18 November 2011
The South African government, business and labour have signed a new accord – one of the most comprehensive social partnerships on “green” economy development in the world – geared to create 300 000 jobs within the next 10 years.
The groundbreaking Green Economy Accord, signed by various ministers in both Cape Town and Pretoria on Thursday, has the backing of South Africa’s three labour federations, whose membership together accounts for more than two-million workers.
These are the Congress of SA Trade Unions (Cosatu), the Federation of Unions of SA (Fedusa), and the National Council of Trade Unions (Nactu).
Ten ministers actively involved in the development of the agreement include the Ministers of Environmental Affairs, Transport, Trade and Industry and Labour.
The agreement comes ahead of the 17th Conference of the Parties (COP 17) to the UN Framework Convention on Climate Change, starting in Durban on 28 November.
‘South Africans are drawing together’
Economic Development Minister Ebrahim Patel, who led the proceedings during the signing ceremony, said the accord showed that government’s social partners were ready for COP 17.
The parties to the accord had agreed to work with the government during and after the conference.
“The green economy can create a large number of jobs, provide a spur for industrialisation and help to create a sustainable future for this and the next generations,” Patel said.
“This accord is one in a series of agreements in which social partners commit to work to achieve the goals of the New Growth Path. South Africans are drawing together to achieve common national objectives.”
Key points in the accord include the government’s commitment to install one-million solar water heaters by 2014/15, as well as to procure 3 725 MW of renewable energy – more than the energy usage of Cape Town – for use in the national grid by 2016.
The Industrial Development Corporation will provide funding of up to R25-billion for investments in the green economy over the next five years.
The agreement also commits business to develop benchmarks in support of the National Energy Efficiency Strategy.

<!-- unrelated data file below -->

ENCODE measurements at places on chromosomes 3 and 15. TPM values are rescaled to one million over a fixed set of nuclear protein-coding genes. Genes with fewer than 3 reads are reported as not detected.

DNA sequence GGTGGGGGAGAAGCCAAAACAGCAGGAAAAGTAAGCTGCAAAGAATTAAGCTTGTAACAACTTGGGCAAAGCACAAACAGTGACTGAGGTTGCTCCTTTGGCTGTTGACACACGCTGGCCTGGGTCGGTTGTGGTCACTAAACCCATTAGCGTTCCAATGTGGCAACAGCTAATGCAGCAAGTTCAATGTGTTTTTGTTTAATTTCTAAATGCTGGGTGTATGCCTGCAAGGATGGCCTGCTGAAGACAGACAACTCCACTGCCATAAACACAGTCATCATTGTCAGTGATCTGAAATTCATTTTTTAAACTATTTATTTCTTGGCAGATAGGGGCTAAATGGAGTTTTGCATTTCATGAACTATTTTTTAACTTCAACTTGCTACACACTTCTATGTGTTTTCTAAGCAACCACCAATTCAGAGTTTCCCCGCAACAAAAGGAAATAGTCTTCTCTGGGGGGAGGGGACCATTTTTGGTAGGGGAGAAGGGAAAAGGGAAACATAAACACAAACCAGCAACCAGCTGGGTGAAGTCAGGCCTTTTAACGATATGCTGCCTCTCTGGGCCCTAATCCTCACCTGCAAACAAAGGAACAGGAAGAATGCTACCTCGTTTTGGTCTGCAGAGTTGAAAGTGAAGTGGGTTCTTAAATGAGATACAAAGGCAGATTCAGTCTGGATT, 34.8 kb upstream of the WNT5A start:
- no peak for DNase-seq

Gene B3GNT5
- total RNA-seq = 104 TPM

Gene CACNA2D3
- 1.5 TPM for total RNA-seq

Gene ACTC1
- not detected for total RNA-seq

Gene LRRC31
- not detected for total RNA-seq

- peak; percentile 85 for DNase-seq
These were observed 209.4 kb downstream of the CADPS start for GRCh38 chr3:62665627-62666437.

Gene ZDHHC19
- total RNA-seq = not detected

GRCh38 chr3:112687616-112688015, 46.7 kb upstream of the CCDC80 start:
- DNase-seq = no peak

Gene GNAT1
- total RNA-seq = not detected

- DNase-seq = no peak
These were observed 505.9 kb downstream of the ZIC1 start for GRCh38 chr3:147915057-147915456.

It commits state electricity company Eskom to consider new technologies that could improve the energy efficiency of its coal-fired power plants.
Energy Minister Dipuo Peters said South Africa generated 90 percent of its energy from coal, and the government was promoting a move to “clean coal” through carbon capture and storage, among other means.
‘The train is turning in the right direction’
Cosatu secretary-general Zwelinzima Vavi said they were excited about the accord, which would see South Africa relying less on its capital-intensive mining sector and more on manufacturing in order to create jobs.
“The train is turning slowly [in] the right direction … we like the direction the train is facing,” Vavi said after the signing ceremony in Cape Town.
He said that while the 300 000 jobs target might seem small, this was going to be a platform for more job creation in future.
In support of the agreement, he said, Cosatu would establish work-based committees to educate workers on saving energy, as well as “green” retirement investments.
‘Opportunities in bio-fuels’
Agriculture, Forestry and Fisheries Minister Tina Joemat-Pettersson said the new accord promised to create investment and job opportunities in South Africa’s bio-fuels sector.
She said that development of this sector would not compromise the country’s food security. For example, she said, sorghum, sugar-beet and jatropha could be used to make bio-fuels.
Transport Minister Sibusiso Ndebele said the government would be invest billions of rands in improving the passenger rail system to ensure that South Africans moved away from travelling by cars to using trains.
The Transport Department would also be improving the country’s freight rail system to ensure that fewer goods went by road.
Higher Education Minister Blade Nzimande said his department was pulling SA’s universities and its Sector Education and Training Authorities (Setas) together to ensure that their projects supported the green economy by, among other things, growing the number of artisans in the country.